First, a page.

But really the key is in how to react to it. And to me it's, you can ignore it, you can report it. If you get an email don't even open it. If it's from somebody you don't know, don't even respond to it, just mark it as junk or you can block it in your email system so you don't get any more emails from that. Once you answer an email or open it, even if you don't click on anything, they don't necessarily have your information, but they know you're a person, they know someone's on the other end and now we can pursue that further. So the key to me is just ignore it and try and get rid of it.”

Should you open anything if you are unsure whether or not it is a scam? 

“I don't even have a student loan and I'm, I'm getting these why? Because my kids went to school and they have student loans and they think I'm paying their student loans off, but I'm not so,I get a text, I just delete it. Don't even open the text. Don't even open the email. You're not gonna miss anything by not opening an email somewhere.Truly for loan forgiveness through the government, you got plenty of time. You don't have to be in a hurry to file anything. You'll get contacted usually either by your provider or you can go out to the Department of Education website and you can apply for forgiveness if you don't get contacted. And then don't reply to anything unless it's from the Department of Education.”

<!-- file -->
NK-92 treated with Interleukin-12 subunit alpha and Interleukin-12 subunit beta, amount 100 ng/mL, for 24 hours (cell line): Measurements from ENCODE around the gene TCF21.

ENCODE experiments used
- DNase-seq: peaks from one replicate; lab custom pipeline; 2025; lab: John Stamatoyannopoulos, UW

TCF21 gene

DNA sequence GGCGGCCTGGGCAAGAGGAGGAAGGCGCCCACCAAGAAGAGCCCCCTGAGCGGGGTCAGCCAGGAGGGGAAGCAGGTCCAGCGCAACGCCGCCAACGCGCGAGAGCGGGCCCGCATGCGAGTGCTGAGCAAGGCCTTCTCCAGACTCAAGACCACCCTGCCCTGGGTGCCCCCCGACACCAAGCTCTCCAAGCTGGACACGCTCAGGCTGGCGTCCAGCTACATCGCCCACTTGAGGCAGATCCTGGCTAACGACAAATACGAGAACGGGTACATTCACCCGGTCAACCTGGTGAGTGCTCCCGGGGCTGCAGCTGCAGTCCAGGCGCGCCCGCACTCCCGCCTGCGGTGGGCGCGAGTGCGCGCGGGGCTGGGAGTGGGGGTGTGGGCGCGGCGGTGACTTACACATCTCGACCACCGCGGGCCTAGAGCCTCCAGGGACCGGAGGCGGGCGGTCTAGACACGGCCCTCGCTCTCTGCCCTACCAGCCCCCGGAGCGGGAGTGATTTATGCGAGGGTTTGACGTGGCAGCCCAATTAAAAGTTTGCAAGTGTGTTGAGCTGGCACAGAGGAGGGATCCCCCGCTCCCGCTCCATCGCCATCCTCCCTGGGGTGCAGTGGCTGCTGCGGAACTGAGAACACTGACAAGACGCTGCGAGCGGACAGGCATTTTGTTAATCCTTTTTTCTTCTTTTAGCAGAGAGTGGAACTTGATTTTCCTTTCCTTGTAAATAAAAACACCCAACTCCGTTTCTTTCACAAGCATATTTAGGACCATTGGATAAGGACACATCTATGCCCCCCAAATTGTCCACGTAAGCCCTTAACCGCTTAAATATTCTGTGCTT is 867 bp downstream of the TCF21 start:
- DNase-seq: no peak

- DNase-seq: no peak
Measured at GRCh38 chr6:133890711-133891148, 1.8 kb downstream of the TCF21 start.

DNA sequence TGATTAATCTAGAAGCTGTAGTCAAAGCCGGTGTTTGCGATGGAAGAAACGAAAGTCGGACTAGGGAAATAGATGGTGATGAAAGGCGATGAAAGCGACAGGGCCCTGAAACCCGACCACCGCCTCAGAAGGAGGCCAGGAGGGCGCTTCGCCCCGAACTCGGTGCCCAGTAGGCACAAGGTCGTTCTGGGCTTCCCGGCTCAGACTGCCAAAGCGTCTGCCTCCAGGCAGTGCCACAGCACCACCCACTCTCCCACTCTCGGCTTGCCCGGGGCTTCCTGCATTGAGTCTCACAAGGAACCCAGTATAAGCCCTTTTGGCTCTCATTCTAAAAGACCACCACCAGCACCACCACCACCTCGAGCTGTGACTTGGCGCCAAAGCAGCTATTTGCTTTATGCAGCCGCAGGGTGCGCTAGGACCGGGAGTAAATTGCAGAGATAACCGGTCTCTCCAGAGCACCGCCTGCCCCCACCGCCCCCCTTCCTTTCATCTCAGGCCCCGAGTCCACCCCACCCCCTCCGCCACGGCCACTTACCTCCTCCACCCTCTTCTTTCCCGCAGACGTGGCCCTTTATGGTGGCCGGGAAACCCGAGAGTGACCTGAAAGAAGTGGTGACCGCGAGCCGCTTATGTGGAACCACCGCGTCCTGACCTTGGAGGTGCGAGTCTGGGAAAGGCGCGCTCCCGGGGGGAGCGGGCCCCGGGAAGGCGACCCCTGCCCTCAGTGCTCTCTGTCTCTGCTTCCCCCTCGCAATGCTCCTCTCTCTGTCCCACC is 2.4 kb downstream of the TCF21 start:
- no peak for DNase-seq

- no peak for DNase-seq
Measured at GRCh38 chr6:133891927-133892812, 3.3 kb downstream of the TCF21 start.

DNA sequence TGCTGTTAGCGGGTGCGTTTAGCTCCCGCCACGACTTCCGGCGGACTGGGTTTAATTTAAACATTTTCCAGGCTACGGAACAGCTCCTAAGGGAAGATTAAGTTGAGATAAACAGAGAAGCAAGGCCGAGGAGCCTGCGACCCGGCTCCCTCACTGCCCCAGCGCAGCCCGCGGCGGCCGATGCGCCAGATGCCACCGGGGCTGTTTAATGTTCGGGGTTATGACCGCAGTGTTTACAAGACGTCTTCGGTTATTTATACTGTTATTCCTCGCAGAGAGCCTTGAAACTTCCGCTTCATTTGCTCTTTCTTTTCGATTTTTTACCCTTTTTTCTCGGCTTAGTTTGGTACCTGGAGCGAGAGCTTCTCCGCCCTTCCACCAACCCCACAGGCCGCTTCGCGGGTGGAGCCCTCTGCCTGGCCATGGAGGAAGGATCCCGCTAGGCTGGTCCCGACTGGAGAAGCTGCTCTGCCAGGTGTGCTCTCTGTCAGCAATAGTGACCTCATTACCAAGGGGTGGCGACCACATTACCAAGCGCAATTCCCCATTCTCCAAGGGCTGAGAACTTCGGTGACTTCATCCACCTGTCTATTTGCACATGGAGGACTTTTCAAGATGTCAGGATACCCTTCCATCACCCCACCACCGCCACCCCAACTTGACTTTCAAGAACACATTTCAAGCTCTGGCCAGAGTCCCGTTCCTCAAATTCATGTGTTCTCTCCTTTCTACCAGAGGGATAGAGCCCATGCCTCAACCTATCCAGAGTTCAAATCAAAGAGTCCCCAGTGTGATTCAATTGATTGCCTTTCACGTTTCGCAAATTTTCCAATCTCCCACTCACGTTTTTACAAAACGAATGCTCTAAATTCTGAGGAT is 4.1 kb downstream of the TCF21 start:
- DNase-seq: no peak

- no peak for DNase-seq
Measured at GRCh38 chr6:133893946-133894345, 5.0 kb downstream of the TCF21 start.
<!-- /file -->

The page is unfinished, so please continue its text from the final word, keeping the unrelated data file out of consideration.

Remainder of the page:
Is there anything you should do if you open a scam email or text message? 

“If you opened it and clicked on something and provided some sort of information then yes, and unfortunately there's not a whole lot you can do  in that vein either because once you open and you provide that information, you've proved to them that you're real, that you have some information to give them, that you probably are a loan holder. So now they can find different ways to get in contact with you again, maybe through a different means. The best thing to do is just not open them at all.